January 2012: a curious month in Oxfam’s woes

Little has surprised me about Oxfam’s Haiti debacle apart from one big thing. Why did it take nearly seven years for the sordid affair to become public knowledge? How could the sudden departure of seven staff from a single country office, including the director, in circumstances ripe for tittle tattle, not have created a sensation within the humanitarian community?

To illustrate my bewilderment, I can offer two articles dating from January 2012 whose authors display apparent ignorance of the infamous events of a few months before, despite both being in pole positions to know.

The first is a real curiosity; offering no connection whatsoever with events in Haiti at the time of publication, it now seems tantalisingly bound up with them. Duncan Green, then Head of Research at Oxfam GB, and prominent blogger on overseas development issues, chose that moment in 2012 to engage his followers in a poll which questioned whether the swimming pool at Oxfam’s guesthouse in Nairobi should be re-opened.

The “dilemma”, as Green openly acknowledged, was whether the image of Oxfam staff enjoying such a facility, however commonplace in a Nairobi suburb, would appear damaging to the charity’s supporters, shivering in the heart of a British winter. As he put it: “Oxfam’s big cheeses saw a tabloid scandal in the making and closed (the pool).” At the time, Nairobi was the coordinating centre of the emergency humanitarian response to severe drought in East Africa.

Sounds familiar?

If Duncan Green knew the precise reasons for the staff exodus in Haiti, surely he would have relegated Oxfam guesthouses to his bucket of blog topics marked too hot to handle? His employer had escaped censure in Haiti by the skin of its teeth; why take the risk of a public debate about R&R for aid workers, whilst the potential scandal was still cooling?

Maybe Green thought that he was doing Oxfam a favour in prodding his followers to vote on a tricky ethical question. Oxfam GB’s Chief Executive had by then written to all staff worldwide in reference to Haiti, reminding them of Oxfam’s expectations of their behaviour.

I still find it hard to conceive that Green was ignorant of the facts, as a seasoned networker occupying one of the charity’s senior management positions. Be that as it may, his post did create trouble for Oxfam. The Daily Mail’s Ian Birrell got hold of the swimming pool story and published a piece in The Spectator lambasting the shallow values of over-remunerated aid workers. Green records that he “apologised” to Oxfam’s PR department.

Strange to say, it’s Birrell himself who offers my second example of missing the wood for the trees. He was in Haiti in January 2012 reporting for the Mail on Sunday on the second anniversary of the earthquake. By that point, the international humanitarian response was under the cosh for  incompetence and wasteful use of funds.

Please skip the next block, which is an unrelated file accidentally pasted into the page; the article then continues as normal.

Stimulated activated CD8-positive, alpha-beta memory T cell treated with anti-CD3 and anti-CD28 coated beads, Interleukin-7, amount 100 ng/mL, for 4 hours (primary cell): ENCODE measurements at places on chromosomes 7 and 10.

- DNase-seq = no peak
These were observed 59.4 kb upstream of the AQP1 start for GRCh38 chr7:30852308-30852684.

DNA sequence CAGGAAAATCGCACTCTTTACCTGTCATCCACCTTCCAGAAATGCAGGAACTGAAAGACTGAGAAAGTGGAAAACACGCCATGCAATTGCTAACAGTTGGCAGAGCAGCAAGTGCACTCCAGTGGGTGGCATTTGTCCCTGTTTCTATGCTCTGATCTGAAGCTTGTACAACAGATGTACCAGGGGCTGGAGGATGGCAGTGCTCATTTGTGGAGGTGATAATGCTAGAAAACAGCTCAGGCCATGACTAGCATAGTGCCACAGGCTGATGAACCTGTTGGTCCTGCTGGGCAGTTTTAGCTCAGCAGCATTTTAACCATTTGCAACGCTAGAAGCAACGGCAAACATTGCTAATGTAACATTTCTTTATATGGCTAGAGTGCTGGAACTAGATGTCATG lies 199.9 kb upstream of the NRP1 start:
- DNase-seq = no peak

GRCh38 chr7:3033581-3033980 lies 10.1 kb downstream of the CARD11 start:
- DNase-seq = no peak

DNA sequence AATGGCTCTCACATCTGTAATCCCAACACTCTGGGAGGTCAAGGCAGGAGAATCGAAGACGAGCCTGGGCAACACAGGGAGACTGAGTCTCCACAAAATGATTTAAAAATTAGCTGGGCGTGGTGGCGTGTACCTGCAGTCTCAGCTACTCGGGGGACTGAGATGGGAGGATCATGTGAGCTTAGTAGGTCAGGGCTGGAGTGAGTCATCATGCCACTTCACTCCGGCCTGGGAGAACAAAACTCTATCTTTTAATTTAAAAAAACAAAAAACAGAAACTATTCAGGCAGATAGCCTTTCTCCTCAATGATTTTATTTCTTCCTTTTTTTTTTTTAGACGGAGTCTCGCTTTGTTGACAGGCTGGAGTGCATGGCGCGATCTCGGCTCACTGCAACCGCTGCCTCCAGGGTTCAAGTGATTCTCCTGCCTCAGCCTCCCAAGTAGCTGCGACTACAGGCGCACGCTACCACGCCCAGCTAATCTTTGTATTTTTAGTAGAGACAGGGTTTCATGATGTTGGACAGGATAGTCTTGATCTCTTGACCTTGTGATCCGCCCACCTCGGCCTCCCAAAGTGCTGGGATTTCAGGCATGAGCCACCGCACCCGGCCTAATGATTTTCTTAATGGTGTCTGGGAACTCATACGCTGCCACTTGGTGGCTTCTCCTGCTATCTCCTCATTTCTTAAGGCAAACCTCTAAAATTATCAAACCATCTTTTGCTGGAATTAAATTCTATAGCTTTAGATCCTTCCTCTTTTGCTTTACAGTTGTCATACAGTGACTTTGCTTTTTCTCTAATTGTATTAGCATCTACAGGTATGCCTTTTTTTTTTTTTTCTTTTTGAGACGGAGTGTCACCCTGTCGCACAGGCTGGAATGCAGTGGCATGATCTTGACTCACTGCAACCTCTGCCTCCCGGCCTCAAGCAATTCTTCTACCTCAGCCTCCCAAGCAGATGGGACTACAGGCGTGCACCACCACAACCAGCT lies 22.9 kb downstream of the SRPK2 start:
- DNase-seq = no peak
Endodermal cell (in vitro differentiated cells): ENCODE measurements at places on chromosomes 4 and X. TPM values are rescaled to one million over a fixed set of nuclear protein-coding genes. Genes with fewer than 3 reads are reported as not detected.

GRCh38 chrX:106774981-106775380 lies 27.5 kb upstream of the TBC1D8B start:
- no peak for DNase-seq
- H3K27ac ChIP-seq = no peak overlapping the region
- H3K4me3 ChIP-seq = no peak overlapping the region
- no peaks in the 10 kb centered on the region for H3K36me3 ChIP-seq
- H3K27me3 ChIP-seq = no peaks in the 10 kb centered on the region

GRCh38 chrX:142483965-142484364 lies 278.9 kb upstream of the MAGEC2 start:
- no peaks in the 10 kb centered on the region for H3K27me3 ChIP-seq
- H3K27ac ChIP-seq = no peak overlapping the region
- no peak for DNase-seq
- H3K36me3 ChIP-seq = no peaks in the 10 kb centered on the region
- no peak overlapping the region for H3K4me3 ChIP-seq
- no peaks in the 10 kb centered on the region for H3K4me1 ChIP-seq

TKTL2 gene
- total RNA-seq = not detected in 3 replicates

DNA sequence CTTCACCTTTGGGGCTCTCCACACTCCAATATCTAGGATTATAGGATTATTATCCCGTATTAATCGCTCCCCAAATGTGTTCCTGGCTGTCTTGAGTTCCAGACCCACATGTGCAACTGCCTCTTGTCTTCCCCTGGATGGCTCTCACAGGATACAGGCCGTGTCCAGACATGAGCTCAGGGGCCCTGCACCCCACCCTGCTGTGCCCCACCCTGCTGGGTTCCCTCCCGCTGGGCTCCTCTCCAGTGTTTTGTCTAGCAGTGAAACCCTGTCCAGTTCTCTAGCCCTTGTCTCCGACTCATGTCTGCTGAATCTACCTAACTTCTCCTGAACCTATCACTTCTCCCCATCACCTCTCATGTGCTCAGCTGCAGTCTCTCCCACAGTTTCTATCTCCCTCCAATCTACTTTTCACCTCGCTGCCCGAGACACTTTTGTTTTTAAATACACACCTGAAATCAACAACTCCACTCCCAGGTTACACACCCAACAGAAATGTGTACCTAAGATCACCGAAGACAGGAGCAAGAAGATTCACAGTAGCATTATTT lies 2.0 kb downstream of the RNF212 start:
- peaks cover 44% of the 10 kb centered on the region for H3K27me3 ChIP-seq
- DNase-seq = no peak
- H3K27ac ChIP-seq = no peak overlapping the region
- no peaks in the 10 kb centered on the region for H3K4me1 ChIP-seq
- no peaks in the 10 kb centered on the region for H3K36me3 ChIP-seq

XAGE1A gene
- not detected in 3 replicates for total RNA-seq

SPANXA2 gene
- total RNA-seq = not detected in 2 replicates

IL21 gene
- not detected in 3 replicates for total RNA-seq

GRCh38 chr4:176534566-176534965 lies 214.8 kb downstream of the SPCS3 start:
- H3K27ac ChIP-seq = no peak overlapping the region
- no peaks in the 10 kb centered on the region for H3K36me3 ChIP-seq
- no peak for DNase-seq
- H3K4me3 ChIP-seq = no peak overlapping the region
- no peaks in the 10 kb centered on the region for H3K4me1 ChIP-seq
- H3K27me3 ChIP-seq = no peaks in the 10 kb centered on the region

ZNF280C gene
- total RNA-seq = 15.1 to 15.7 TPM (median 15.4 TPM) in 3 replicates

As an unreformed critic of UK aid, Birrell was on a mission to uncover dirt. On his desk were the facts that the UK’s largest overseas development charity had raised the formidable sum of $98 million from its Haiti appeal; and there was that curious Oxfam press release about “staff misconduct” in Haiti.

We know now, from Oxfam’s internal investigation report of 2011, that no fewer than 40 witnesses were interviewed. How could an investigative journalist of Birrell’s experience and sense of purpose have missed such a scoop?

Having survived unscathed over that anniversary period in January 2012, Oxfam may have felt that the crisis had passed. In subsequent years Duncan Green has never shied from references to his “somewhat notorious” article, even presenting it as a case study for books about international aid. These nostalgic posts may now become case studies from a rather different perspective.

There may be some quirky loose ends in this tale but so what. My own view is that Oxfam’s mistakes in 2011 have attracted disproportionate opprobrium. If charity governance is forced to accept a further layer of regulation, I hope it will focus on the more sinister picture of senior management culture that has come to light at Save The Children.

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The great Nairobi guesthouse swimming pool dilemma – cast your vote now – from Duncan Green in From Poverty to Power, January 2012

Haiti and the shaming of the aid zealots Ian Birrell reports from Haiti for the Mail on Sunday in January 2012

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